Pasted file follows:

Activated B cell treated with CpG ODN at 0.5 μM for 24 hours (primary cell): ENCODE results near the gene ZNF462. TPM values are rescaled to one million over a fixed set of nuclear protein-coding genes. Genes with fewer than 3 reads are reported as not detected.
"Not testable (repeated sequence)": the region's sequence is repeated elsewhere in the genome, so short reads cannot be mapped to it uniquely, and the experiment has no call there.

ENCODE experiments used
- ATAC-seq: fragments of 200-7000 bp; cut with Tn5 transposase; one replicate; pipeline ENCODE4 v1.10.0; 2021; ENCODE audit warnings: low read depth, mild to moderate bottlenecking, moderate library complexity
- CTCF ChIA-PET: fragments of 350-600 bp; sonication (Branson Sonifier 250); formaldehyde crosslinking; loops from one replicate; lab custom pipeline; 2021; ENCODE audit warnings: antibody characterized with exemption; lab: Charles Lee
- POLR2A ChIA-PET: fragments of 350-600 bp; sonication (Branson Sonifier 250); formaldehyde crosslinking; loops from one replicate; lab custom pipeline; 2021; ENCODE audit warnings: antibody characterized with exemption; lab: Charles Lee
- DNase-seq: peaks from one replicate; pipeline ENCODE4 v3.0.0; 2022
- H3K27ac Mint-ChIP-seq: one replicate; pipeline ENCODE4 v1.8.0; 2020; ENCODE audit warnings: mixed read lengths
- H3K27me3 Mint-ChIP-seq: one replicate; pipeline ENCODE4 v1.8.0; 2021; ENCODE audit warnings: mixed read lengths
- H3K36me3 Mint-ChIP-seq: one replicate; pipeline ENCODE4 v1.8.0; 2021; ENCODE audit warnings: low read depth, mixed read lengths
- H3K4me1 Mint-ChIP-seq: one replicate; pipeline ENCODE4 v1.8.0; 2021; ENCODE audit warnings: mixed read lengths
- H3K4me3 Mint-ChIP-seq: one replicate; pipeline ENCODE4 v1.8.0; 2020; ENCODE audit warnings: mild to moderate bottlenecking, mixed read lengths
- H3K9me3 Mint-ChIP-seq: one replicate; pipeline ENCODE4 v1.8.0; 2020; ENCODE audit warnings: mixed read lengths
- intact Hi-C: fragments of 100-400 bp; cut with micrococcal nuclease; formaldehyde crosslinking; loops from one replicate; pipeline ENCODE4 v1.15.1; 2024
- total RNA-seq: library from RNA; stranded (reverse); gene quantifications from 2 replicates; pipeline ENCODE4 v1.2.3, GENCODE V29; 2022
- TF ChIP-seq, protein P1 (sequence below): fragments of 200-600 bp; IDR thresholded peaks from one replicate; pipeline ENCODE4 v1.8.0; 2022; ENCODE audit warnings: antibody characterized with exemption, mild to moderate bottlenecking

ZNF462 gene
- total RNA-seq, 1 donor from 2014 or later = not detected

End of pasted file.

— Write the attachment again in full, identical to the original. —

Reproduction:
Activated B cell treated with CpG ODN at 0.5 μM for 24 hours (primary cell): ENCODE results near the gene ZNF462. TPM values are rescaled to one million over a fixed set of nuclear protein-coding genes. Genes with fewer than 3 reads are reported as not detected.
"Not testable (repeated sequence)": the region's sequence is repeated elsewhere in the genome, so short reads cannot be mapped to it uniquely, and the experiment has no call there.

ENCODE experiments used
- ATAC-seq: fragments of 200-7000 bp; cut with Tn5 transposase; one replicate; pipeline ENCODE4 v1.10.0; 2021; ENCODE audit warnings: low read depth, mild to moderate bottlenecking, moderate library complexity
- CTCF ChIA-PET: fragments of 350-600 bp; sonication (Branson Sonifier 250); formaldehyde crosslinking; loops from one replicate; lab custom pipeline; 2021; ENCODE audit warnings: antibody characterized with exemption; lab: Charles Lee
- POLR2A ChIA-PET: fragments of 350-600 bp; sonication (Branson Sonifier 250); formaldehyde crosslinking; loops from one replicate; lab custom pipeline; 2021; ENCODE audit warnings: antibody characterized with exemption; lab: Charles Lee
- DNase-seq: peaks from one replicate; pipeline ENCODE4 v3.0.0; 2022
- H3K27ac Mint-ChIP-seq: one replicate; pipeline ENCODE4 v1.8.0; 2020; ENCODE audit warnings: mixed read lengths
- H3K27me3 Mint-ChIP-seq: one replicate; pipeline ENCODE4 v1.8.0; 2021; ENCODE audit warnings: mixed read lengths
- H3K36me3 Mint-ChIP-seq: one replicate; pipeline ENCODE4 v1.8.0; 2021; ENCODE audit warnings: low read depth, mixed read lengths
- H3K4me1 Mint-ChIP-seq: one replicate; pipeline ENCODE4 v1.8.0; 2021; ENCODE audit warnings: mixed read lengths
- H3K4me3 Mint-ChIP-seq: one replicate; pipeline ENCODE4 v1.8.0; 2020; ENCODE audit warnings: mild to moderate bottlenecking, mixed read lengths
- H3K9me3 Mint-ChIP-seq: one replicate; pipeline ENCODE4 v1.8.0; 2020; ENCODE audit warnings: mixed read lengths
- intact Hi-C: fragments of 100-400 bp; cut with micrococcal nuclease; formaldehyde crosslinking; loops from one replicate; pipeline ENCODE4 v1.15.1; 2024
- total RNA-seq: library from RNA; stranded (reverse); gene quantifications from 2 replicates; pipeline ENCODE4 v1.2.3, GENCODE V29; 2022
- TF ChIP-seq, protein P1 (sequence below): fragments of 200-600 bp; IDR thresholded peaks from one replicate; pipeline ENCODE4 v1.8.0; 2022; ENCODE audit warnings: antibody characterized with exemption, mild to moderate bottlenecking

ZNF462 gene
- total RNA-seq, 1 donor from 2014 or later = not detected